As Thanksgiving break approaches, educators have been getting to know their new year’s classes, whether in person or through remote learning, and are gearing up for the pre-holidays rush. Now that the adrenaline of the beginning of the year is winding its way down, teachers are working to keep their classes engaged and avoid falling into a rut. The good news is you’re not on your own! Teacher tools can enhance the learning experience and keep you and your students organized as midterm season approaches. So what should you be packing in your educational toolkit? How does it vary if you’re teaching remotely versus in an in-person classroom? Let’s have a look…
If you’re in person…
In a traditional in-person classroom, it might not seem like technological teacher tools would be as important as the brick-and-mortar accoutrements of education like books and bulletin boards. However, that’s not true — while the physical classroom is important, there are plenty of technological teacher tools that can be a major bonus for in-person learning.
For example, note-taking is important for students and teachers alike. However, physically writing out notes can get messy and be incredibly time consuming, especially if penmanship isn’t your specialty. Enter Google Keep, a note-taking app from the Google Office family. Using Keep, you can collaborate with other educators on lesson plans, make notes on assignments your students have handed in, and more, without having to worry about carrying over between different devices thanks to automatic syncing. Think of it like a version of Microsoft Word’s “Track Changes” feature, or a Google Doc, but more collaborative. And since the app shifted to online in February 2021, you don’t have to worry about whether you have room for another app on your device — phew!
Similarly, in the classroom itself, it’s important to have your tech toolkit packed. Slide presentations and PowerPoints can bring a lesson to life, but graphic design and editing can take it to the next level. Canva is a great example: it’s a graphic design tool that has hundreds of features and templates to make class materials and presentations visually engaging and fun. With all the distractions an in-person experience offers (seeing friends, ambient noise of the school, etc.), keeping your students focused on something visually interesting is a great way to lead them into a lesson!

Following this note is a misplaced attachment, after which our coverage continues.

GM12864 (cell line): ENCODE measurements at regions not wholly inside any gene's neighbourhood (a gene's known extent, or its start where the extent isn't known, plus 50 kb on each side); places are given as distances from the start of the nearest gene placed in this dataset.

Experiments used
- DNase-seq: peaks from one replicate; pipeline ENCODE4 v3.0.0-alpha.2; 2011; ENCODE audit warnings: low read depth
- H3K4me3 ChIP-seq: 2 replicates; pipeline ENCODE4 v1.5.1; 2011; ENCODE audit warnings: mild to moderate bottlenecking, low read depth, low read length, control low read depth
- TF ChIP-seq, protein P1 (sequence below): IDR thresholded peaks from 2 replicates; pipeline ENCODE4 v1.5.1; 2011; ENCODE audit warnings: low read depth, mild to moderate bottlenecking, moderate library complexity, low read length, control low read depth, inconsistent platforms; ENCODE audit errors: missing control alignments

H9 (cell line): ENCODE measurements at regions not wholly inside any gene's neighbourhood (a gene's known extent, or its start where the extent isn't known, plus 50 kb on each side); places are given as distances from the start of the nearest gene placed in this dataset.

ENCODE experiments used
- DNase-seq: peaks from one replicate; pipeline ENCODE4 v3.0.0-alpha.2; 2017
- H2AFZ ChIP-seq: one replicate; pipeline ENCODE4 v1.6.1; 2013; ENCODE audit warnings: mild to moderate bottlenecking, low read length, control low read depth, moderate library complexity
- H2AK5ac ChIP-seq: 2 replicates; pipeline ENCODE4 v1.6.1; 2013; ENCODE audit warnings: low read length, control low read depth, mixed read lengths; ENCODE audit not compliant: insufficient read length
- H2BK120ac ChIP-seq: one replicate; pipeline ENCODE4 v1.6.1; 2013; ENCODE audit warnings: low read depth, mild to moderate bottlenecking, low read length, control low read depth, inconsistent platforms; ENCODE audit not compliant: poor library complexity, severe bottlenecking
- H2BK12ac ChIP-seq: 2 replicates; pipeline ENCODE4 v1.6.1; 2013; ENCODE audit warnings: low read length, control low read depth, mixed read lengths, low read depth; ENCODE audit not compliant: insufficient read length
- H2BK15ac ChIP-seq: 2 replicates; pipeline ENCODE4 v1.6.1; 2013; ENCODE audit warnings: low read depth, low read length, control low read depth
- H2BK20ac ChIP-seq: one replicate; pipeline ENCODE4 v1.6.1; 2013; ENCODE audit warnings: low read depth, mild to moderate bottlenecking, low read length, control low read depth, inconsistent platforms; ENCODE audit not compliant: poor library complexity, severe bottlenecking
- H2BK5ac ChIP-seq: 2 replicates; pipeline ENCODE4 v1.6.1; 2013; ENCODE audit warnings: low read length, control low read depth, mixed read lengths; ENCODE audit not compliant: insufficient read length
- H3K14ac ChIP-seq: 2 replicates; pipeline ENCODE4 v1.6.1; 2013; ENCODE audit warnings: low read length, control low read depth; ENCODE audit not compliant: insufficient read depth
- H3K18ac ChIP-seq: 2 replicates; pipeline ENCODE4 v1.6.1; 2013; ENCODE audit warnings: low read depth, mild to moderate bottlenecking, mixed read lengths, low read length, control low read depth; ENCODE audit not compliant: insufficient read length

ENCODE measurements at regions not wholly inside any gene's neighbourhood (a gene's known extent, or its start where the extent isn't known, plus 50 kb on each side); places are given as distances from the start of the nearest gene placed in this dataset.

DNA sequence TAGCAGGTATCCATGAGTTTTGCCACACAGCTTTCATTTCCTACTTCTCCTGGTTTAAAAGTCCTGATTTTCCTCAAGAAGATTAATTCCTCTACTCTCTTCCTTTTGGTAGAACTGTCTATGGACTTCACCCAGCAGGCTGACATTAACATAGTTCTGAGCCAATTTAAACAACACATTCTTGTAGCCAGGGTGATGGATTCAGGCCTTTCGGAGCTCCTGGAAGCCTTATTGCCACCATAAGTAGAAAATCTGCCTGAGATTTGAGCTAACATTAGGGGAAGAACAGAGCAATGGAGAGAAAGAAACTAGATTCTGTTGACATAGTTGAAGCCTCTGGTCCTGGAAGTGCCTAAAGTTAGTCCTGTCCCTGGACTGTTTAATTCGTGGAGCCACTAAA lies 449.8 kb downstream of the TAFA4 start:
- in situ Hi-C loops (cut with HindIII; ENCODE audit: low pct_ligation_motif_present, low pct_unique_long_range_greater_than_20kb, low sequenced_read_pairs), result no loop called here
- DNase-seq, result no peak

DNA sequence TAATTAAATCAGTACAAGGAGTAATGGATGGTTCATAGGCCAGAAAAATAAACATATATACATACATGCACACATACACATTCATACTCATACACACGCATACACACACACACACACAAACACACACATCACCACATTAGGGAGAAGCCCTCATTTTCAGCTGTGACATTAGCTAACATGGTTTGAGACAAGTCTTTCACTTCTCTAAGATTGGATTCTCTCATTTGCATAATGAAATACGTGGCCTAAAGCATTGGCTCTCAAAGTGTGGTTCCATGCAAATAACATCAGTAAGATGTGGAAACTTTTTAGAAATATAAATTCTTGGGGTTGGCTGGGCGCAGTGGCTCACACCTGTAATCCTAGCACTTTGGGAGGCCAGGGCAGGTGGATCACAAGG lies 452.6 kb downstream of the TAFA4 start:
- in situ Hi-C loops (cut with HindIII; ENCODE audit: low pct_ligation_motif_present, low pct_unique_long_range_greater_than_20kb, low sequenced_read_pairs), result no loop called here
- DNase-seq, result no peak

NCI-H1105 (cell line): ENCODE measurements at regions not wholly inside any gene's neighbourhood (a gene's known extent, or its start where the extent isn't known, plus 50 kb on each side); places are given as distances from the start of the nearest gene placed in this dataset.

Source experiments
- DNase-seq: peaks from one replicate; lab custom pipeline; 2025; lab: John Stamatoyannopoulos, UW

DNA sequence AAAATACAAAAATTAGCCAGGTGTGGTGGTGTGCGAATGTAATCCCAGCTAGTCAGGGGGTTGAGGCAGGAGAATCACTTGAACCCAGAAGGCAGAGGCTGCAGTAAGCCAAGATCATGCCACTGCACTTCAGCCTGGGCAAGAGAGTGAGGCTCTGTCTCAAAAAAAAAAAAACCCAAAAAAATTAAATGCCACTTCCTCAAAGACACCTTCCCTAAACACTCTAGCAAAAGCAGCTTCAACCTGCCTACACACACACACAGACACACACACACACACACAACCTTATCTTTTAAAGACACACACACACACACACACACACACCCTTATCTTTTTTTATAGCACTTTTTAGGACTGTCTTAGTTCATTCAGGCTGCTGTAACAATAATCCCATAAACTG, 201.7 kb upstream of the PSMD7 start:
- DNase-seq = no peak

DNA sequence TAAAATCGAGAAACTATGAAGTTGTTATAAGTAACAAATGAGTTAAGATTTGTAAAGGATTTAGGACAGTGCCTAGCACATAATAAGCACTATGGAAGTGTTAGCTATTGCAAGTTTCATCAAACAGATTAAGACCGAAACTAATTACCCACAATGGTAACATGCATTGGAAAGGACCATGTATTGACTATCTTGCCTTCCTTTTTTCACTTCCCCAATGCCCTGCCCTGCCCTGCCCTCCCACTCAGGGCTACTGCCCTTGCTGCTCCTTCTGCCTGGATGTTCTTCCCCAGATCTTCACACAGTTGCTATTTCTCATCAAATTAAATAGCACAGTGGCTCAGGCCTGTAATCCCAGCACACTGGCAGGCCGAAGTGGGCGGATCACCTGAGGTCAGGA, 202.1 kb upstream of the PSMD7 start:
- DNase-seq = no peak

Even better than an engaging visual in a presentation is one that moves, so give YouTube a look! The first name in online videos has educational content, music, funny and easy-to-follow tutorials, and more and more. Adding bite-sized video content to a lesson is captivating, but keeps it short and sweet to prevent zoning out!
If you’re in an online classroom…
Just because you’re teaching remotely doesn’t mean that traditional teacher tools are no longer useful! Note-taking features like Google Keep are just as important for remote teaching as they are for an in-person classroom. And when you don’t have control of the visuals in a physical classroom, Canva and other design editing software become more important than ever for keeping your students engaged with slides and other visual aspects of your presentations. And it goes without saying that integrating YouTube videos into an already online lecture is a surefire way to enliven a lesson.
However, for a teacher in an online learning environment, there’s a different type of teacher tool to keep in mind: those made specifically for video conferencing software. With the pandemic-induced explosion in video chat usage, Zoom and similar platforms have added a wide array of features to make video chatting more engaging and interactive, and make video-based teaching and learning more effective.
Some of these tools and features are well known, like breakout rooms, which teachers can use to enable small-group collaboration even when students can’t physically meet. Others are less widely discussed, like the Zoom feature that creates a transcript of calls, which can be great for reviewing your lessons or providing a summary to students who were out sick. If your school has a subscription to a service like mmhmm, you can also use add-ons to enhance your presentations and keep them engaging for your students, even from afar.
Remember, talking to other educators, including your coworkers at school or private tutors like our team at A-List, can give you even more ideas for teacher tools, both in-person and remote — and make sure your toolbox is always full to bursting!